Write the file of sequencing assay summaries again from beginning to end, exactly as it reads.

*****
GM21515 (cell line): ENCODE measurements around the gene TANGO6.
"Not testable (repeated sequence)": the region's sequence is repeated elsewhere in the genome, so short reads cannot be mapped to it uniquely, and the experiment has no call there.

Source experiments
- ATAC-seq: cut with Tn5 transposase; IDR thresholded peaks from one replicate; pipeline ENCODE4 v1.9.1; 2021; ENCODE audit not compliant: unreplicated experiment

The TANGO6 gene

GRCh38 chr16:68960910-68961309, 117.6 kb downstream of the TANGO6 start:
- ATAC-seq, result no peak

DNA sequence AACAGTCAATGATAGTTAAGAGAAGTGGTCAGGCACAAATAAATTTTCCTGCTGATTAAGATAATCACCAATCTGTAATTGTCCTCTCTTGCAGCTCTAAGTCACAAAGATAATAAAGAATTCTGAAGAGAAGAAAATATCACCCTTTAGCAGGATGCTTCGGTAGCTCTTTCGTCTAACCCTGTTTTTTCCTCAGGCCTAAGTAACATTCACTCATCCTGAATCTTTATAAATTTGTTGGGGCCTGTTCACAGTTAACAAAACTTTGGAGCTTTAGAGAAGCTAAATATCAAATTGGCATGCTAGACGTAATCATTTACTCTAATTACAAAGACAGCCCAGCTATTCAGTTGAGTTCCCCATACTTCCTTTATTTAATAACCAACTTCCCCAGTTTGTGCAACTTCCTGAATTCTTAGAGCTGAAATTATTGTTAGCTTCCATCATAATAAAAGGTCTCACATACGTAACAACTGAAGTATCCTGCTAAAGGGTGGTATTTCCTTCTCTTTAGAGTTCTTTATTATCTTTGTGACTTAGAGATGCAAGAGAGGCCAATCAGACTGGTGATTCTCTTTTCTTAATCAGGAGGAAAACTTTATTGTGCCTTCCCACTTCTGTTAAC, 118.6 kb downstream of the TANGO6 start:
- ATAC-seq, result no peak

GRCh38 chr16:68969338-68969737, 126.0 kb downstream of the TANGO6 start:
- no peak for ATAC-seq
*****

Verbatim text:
GM21515 (cell line): ENCODE measurements around the gene TANGO6.
"Not testable (repeated sequence)": the region's sequence is repeated elsewhere in the genome, so short reads cannot be mapped to it uniquely, and the experiment has no call there.

Source experiments
- ATAC-seq: cut with Tn5 transposase; IDR thresholded peaks from one replicate; pipeline ENCODE4 v1.9.1; 2021; ENCODE audit not compliant: unreplicated experiment

The TANGO6 gene

GRCh38 chr16:68960910-68961309, 117.6 kb downstream of the TANGO6 start:
- ATAC-seq, result no peak

DNA sequence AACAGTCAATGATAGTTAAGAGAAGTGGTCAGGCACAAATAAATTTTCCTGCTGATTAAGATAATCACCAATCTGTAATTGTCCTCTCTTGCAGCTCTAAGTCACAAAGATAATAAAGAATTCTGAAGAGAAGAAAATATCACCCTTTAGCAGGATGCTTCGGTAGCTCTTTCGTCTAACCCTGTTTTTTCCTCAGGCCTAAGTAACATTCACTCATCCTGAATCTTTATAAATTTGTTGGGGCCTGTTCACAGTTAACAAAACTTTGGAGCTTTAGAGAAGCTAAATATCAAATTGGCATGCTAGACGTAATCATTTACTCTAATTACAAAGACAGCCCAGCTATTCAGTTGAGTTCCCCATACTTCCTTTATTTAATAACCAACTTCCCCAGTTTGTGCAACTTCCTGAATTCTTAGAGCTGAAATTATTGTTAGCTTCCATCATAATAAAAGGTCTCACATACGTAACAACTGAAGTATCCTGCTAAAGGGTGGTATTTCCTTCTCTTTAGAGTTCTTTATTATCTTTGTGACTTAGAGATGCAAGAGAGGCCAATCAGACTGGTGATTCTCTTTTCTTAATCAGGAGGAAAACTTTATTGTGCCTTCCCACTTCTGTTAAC, 118.6 kb downstream of the TANGO6 start:
- ATAC-seq, result no peak

GRCh38 chr16:68969338-68969737, 126.0 kb downstream of the TANGO6 start:
- no peak for ATAC-seq